First Chay, and then Andrew Bishop, thought an alliance with Sail magazine in Boston would suffice to market their plans to invade the US sailing market. In the UK they had a writing contest in one of their big national newspapers. (The Telegraph?) They asked readers to write a short essay about, "Why they should get a free berth on a leg in the BT Challenge?" 40,000 people wrote an essay. In the US they tried the same thing asking subscribers at Sail magazine to write an essay on why they should get a free berth. 400 people submitted an essay.

The WCC tried to do the same thing when they bought Steve Blacks Caribbean 1500 Rally. While they said they would not change anything the first year, they signed a 3-year exclusive media deal with Sail. You may remember that George Day and Blue Water Sailing magazine built the Caribbean 1500 helping Steve Black promote the event in return for editorial content, similar to what the Brits did with Yachting World. It worked in the UK, but not in the USA. When they agreed to a media deal with Sail magazine, they blindsided George Day.

The British Model

The British run rally is to make a profit. They need to charge a big entry fee since they have a crew of employees (called Yellow Shirts) who they have to pay, to fly ahead of the fleet and put up in hotels. They have the usual overhead of running a business. Their goal, the same as any business, is to turn a profit. The Around the World Rallies are usually limited to about 30 boats since many ports they visit cannot handle a big fleet. With a small number of clients, plus high overhead, you need to charge a lot to make a profit.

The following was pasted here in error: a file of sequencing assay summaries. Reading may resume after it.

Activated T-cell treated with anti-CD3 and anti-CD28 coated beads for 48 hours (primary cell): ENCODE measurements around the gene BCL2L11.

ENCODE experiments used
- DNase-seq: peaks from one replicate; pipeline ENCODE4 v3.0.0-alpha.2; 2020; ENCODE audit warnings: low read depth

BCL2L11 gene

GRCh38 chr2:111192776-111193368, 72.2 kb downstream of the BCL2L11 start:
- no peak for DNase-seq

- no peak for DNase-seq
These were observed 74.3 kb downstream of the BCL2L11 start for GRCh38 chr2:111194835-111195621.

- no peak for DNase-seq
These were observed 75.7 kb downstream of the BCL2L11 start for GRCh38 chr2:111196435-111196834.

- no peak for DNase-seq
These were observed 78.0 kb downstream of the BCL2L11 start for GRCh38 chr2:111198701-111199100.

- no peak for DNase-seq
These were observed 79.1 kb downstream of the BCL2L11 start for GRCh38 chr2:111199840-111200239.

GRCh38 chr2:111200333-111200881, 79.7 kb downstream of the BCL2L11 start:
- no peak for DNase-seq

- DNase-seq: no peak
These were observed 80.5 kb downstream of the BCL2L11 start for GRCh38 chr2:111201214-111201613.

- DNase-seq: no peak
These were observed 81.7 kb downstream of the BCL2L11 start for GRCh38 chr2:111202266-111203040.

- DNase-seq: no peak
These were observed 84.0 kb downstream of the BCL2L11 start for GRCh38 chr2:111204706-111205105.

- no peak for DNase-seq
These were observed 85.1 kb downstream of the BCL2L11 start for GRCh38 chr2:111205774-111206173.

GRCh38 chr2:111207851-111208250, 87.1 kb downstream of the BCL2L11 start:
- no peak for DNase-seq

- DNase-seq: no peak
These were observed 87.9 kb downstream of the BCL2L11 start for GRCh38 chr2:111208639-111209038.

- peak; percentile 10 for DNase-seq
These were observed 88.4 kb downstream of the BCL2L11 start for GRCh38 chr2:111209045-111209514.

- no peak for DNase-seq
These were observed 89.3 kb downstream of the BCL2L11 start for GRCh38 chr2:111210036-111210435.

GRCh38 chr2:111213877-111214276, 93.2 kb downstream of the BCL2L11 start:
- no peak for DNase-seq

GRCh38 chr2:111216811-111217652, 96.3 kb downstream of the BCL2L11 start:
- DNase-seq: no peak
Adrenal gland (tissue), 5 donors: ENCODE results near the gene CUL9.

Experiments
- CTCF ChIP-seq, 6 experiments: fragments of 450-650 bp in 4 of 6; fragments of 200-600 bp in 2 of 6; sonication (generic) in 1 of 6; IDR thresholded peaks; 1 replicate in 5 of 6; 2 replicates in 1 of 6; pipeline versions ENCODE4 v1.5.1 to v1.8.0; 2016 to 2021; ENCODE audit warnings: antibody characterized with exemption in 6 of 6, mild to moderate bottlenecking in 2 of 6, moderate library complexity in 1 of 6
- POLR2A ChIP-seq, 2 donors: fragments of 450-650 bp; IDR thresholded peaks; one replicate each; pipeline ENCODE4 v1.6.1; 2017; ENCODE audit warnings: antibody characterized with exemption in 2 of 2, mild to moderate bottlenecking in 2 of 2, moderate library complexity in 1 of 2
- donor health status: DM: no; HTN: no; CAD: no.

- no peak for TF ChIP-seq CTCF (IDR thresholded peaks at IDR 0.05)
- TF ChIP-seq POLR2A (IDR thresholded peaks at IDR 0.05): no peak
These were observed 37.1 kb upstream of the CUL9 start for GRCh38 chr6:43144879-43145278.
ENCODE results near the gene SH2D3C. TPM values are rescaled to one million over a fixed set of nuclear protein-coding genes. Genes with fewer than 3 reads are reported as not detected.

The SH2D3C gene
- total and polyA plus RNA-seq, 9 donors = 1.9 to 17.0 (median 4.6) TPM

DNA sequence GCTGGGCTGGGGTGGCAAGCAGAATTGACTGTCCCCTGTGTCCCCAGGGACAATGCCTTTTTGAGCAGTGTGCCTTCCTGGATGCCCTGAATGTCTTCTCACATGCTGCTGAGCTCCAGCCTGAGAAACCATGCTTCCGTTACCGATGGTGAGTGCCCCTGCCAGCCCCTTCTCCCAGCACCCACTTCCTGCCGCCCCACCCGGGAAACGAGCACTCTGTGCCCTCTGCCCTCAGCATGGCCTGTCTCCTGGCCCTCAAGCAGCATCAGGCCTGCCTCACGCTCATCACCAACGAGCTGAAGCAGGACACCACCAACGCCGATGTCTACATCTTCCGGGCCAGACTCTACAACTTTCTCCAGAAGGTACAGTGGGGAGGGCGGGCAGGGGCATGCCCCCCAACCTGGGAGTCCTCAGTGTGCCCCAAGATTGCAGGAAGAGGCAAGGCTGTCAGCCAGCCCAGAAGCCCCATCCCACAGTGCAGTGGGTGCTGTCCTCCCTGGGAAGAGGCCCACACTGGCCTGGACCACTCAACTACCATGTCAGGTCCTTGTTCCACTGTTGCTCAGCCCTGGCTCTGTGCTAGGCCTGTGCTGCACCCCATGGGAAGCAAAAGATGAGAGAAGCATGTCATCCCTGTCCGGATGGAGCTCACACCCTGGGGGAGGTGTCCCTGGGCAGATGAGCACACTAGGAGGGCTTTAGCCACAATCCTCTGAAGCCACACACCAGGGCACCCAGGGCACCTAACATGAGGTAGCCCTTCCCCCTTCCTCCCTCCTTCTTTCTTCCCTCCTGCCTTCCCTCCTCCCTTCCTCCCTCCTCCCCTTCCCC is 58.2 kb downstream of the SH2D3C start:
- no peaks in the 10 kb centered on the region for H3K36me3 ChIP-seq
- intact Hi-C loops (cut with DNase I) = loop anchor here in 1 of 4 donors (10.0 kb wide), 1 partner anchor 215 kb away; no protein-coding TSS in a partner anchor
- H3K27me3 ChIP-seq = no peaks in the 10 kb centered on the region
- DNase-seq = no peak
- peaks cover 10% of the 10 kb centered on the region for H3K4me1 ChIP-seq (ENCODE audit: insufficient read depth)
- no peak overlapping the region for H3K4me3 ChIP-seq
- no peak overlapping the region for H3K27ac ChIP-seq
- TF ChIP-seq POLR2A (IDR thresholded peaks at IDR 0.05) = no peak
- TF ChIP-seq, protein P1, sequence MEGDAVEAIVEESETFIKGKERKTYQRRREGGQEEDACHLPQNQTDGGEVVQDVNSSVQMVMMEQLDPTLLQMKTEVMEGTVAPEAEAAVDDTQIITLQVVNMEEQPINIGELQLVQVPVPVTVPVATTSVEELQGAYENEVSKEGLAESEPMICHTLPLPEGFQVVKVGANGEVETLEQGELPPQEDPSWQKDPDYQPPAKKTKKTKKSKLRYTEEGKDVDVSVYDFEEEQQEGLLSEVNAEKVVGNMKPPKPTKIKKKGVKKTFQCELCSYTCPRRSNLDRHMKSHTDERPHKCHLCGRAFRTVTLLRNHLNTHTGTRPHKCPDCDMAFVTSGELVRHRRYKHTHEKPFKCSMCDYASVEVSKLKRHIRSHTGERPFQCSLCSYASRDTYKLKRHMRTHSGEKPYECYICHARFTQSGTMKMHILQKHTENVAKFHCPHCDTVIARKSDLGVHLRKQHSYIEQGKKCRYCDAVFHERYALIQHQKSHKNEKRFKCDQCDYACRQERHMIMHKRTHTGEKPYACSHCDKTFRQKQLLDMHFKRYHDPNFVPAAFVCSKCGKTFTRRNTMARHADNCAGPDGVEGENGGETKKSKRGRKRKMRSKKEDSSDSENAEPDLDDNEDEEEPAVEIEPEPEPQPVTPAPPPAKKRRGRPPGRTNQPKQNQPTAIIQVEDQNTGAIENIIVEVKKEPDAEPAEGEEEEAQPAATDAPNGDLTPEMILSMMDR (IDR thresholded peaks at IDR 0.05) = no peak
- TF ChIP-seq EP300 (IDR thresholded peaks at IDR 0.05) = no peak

The British model started by Jimmy Cornell gets local sponsorship and strives to make a profit. Jimmy Cornell is a very smart man. He spoke several languages fluently which helped gain entrants. Jimmy was born in Romania, but spoke fluent English. Germany is usually the 2nd most represented nationality in the ARC. He speaks German, also French. Knowing Spanish gave him a huge advantage getting to know the main players in the Canary Islands who donated things like a week or two of free dockage in Gran Canaria, donated buses for tours of the island, and even some meals for skippers and crew. While Jimmy collected money, based on the size of the boat and per head crew fee but many of the rally benefits did not cost him any money. Brilliant as the Brits like to say. Jimmy got sponsors to pay for as much as he could. The money he charged went to pay for the staff, travel, hotels and if done well, a profit.

The American Model

The Caribbean 1500 started out like the British model. It was a business to organize a rally and make a profit. However, Steve had a small staff and low overhead. He sailed with the fleet on his own boat or with an owner who needed crew on a bigger boat so he would be one of the first in port to welcome the fleet. Blue Water Sailing magazine was all the promotion he needed.